My feet are important to me, and they are involved in every activity that I do: training clients, lifting weights, going for walks, hiking, playing basketball and doing yard work.  Sometimes it can be difficult to know why my feet or legs or back are sore after a particular activity. Is it the shoe? Is it overuse? Or both?  Some people say that it’s age catching up to me.  That’s not very nice :-)

A close friend and I have talked about shoes, shoe inserts, socks, and general footwear for many years. We’ve had long discussions on the subject. Given that my friend, Dave, who works as a postal carrier, walks 10+ miles a day and is an avid runner, I feel that he is an expert on the matter.  What conclusions did we come up with? What are some solutions? First of all, we need to understand that shoes get compressed over time just by standing in them. I’ve had 6-month old shoes that outwardly look new with no visible signs of wear, but they feel like bedroom slippers when I put them on. And that’s not a good thing if you need a supportive shoe for certain exercises. Another thing Dave and I agreed on is that I am a sensitive person. Like Hans Christian Andersen’s “The Princess and the Pea”, I fortunately or unfortunately notice small changes in the performance of my socks and shoes. These changes can result in foot and calf soreness. If I continue wearing those same shoes and socks, sometimes the discomfort will move up to my hip, back or even neck.

I’ve been told by long distance runners and have even read on shoe manufacturer’s websites that running shoes have a preset mileage built into them. Usually 400 to 500 miles. Is that just marketing so you buy next years’ model? Hmm. Whether it’s 400, 500 or 1000 miles, eventually the synthetic leather, plastic, knit polyester, foam and rubber will degrade with each footfall. Be watchful. Depending on how you walk or run, your shoes may wear unevenly. And that “unevenness” and imbalance may further contribute to foot, ankle, knee, hip or back soreness or injury.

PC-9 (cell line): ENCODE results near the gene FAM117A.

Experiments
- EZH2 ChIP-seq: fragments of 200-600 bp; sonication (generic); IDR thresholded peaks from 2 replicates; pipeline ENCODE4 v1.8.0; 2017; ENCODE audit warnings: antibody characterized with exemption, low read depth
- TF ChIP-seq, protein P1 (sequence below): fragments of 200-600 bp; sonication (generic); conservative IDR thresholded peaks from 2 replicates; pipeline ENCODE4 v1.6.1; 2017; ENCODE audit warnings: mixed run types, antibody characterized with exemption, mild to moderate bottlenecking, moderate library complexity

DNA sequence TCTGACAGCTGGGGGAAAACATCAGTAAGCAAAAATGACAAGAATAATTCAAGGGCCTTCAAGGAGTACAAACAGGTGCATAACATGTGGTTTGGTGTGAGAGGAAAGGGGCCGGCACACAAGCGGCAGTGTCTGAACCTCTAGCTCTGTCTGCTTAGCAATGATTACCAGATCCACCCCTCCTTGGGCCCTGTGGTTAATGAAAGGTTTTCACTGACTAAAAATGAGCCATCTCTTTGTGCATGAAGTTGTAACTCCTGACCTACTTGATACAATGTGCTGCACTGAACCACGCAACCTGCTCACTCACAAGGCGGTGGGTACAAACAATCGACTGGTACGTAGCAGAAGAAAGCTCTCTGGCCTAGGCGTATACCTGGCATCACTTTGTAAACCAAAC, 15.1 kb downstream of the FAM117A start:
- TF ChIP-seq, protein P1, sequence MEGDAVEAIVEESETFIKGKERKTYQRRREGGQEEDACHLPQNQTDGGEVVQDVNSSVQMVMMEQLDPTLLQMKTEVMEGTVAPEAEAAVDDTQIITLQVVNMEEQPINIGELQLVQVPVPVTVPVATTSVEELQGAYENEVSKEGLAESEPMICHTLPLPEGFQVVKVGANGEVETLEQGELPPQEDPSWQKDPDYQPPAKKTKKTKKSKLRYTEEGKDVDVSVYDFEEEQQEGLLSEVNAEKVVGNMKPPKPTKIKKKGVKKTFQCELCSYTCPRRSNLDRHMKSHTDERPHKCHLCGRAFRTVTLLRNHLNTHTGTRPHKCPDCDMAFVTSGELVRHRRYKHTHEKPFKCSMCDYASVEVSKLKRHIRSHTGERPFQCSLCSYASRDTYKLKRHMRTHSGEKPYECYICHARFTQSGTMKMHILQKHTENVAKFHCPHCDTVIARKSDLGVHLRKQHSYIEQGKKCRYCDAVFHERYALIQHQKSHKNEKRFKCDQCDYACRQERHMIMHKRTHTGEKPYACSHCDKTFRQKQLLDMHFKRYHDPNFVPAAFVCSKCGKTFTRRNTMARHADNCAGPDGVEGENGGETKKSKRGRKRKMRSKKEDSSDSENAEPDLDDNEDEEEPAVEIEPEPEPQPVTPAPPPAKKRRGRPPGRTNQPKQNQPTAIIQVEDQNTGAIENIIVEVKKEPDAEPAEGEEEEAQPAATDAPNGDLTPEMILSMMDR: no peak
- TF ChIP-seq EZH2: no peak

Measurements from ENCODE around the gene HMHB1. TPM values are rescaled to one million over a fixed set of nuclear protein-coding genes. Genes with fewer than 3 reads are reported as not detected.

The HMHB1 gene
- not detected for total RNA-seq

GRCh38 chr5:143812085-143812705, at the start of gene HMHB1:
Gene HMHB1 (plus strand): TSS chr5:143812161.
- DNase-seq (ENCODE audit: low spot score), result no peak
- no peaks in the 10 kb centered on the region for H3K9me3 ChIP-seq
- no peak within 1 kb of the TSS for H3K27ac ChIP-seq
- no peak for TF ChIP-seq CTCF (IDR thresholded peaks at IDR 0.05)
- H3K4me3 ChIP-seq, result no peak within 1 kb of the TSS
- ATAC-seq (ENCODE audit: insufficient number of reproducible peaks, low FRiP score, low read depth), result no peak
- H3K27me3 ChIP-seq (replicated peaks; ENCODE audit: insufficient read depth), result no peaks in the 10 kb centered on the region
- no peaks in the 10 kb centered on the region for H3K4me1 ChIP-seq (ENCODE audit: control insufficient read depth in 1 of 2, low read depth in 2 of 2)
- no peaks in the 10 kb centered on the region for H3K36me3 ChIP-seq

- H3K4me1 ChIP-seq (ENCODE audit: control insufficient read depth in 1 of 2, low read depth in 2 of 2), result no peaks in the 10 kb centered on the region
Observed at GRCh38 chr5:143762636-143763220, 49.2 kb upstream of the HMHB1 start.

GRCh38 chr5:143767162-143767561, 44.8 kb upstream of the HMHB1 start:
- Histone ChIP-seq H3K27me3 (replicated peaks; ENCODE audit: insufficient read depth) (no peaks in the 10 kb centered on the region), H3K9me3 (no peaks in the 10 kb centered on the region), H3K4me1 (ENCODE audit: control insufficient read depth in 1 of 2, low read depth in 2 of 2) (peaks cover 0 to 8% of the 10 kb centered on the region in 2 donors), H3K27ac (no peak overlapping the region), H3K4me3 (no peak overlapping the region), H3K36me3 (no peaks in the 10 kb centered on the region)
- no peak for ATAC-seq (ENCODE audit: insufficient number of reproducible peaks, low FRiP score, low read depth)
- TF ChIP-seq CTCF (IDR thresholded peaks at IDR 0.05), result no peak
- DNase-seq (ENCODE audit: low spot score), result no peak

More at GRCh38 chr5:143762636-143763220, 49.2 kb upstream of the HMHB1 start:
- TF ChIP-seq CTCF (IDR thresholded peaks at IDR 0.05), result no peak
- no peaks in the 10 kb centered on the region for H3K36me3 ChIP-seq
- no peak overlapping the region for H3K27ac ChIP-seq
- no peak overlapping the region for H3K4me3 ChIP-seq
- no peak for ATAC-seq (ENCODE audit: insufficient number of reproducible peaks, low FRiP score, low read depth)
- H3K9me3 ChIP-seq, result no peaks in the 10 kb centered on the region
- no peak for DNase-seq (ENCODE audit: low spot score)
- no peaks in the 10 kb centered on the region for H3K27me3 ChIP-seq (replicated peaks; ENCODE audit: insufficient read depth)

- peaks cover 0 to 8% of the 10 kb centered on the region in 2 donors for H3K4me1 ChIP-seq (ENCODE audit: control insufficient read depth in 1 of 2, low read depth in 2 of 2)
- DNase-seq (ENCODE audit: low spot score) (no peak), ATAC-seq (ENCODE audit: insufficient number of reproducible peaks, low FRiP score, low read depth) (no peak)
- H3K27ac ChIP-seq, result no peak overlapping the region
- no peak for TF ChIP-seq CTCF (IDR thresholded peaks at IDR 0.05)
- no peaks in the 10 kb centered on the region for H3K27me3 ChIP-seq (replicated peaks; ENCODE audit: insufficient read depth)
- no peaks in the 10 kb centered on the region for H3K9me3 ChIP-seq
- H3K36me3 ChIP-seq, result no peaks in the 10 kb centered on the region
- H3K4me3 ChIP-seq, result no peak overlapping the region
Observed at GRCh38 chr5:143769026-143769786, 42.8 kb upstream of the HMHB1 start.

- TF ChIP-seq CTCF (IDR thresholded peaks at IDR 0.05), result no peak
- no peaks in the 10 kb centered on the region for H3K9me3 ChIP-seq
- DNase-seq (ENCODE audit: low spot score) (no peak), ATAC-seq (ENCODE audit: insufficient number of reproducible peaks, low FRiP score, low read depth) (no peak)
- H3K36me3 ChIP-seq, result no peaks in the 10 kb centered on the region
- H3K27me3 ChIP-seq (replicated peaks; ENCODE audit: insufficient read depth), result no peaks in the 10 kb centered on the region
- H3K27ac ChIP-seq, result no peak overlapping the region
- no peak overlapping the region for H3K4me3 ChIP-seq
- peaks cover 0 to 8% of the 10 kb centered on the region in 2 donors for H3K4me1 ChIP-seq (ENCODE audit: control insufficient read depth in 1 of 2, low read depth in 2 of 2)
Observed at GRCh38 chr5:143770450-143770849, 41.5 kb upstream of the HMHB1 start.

Eric, are you saying that I need to buy a new pair of shoes every 4 or 6 months? That depends on what activities you’re doing, your budget and how your body is feeling. I have a client who has worn the same athletic shoes for 13+ years and feels that they are supportive. He says that he only wears them to train with me, but I’m sure they are waaaaaay overdo. 

The same is true with socks. Socks can help wick away moisture (which reduces rubbing and blisters), add support to your foot and ankle, provide cushion under your heel and the ball of your foot and help regulate temperature. All this with a sock? Yes. As a matter of fact, I have almost entirely replaced all of my socks with Darn Tough Hiker 1/4 socks. I’m wearing them right now, and I can’t say enough about them. 

What are some ideas to add longevity to your shoes and socks?

  1. Alternate shoes. We often put new socks on every day, but we put on the same shoe. That shoe may still retain moisture from the previous day and is still recovering. So wear another pair.
  2. Wear the right shoe for the job. DO NOT and I repeat DO NOT wear old athletic shoes for yard work or going for walks or taking the dog out or anything. Remember different activities require different footwear. I remember training a client who was complaining about ankle pain after participating in some outdoor bootcamp classes (with another fitness trainer) at a nearby park. Looking at her running shoes, I asked if she was wearing those same shoes at the park in the morning on the dewy grass. She said Yes. The soles of her shoes were worn down so she would have no grip on the grass. I added that doing any side-to-side movements in running shoes wasn’t a good idea either since running shoes provide no lateral support.    
  3. Don’t let your feet get cold. Have you noticed how your car performs differently in the winter? It takes longer to warm up and the tires may feel harder on the road. That’s because of the cold. If your feet get cold and you go for a run, for example, your footfalls, propulsion, ankle extension, etc will be abbreviated. That may lead to poor technique, reduced performance and/or injury.
  4. Stretch your legs and feet. We are usually pretty good about stretching quads, hamstrings and calves, but don’t forget to stretch your ankles and feet. 
  5. Take a break and get off of your feet. If possible, give your feet a rest. I have joked over the years that since I stand and exercise for a living that I can sit for a loooong time. . . and watch TV. . . and nosh. When you are in a standing position, blood flows down to your feet. If blood pools in your feet, they may swell making your shoes and socks feel tighter and uncomfortable. Muscle contraction in your feet and legs send the blood back up.  Blood pooling can even happen when we are sitting.  So sometimes it’s a good idea to kick off your shoes and put your legs up when you get home.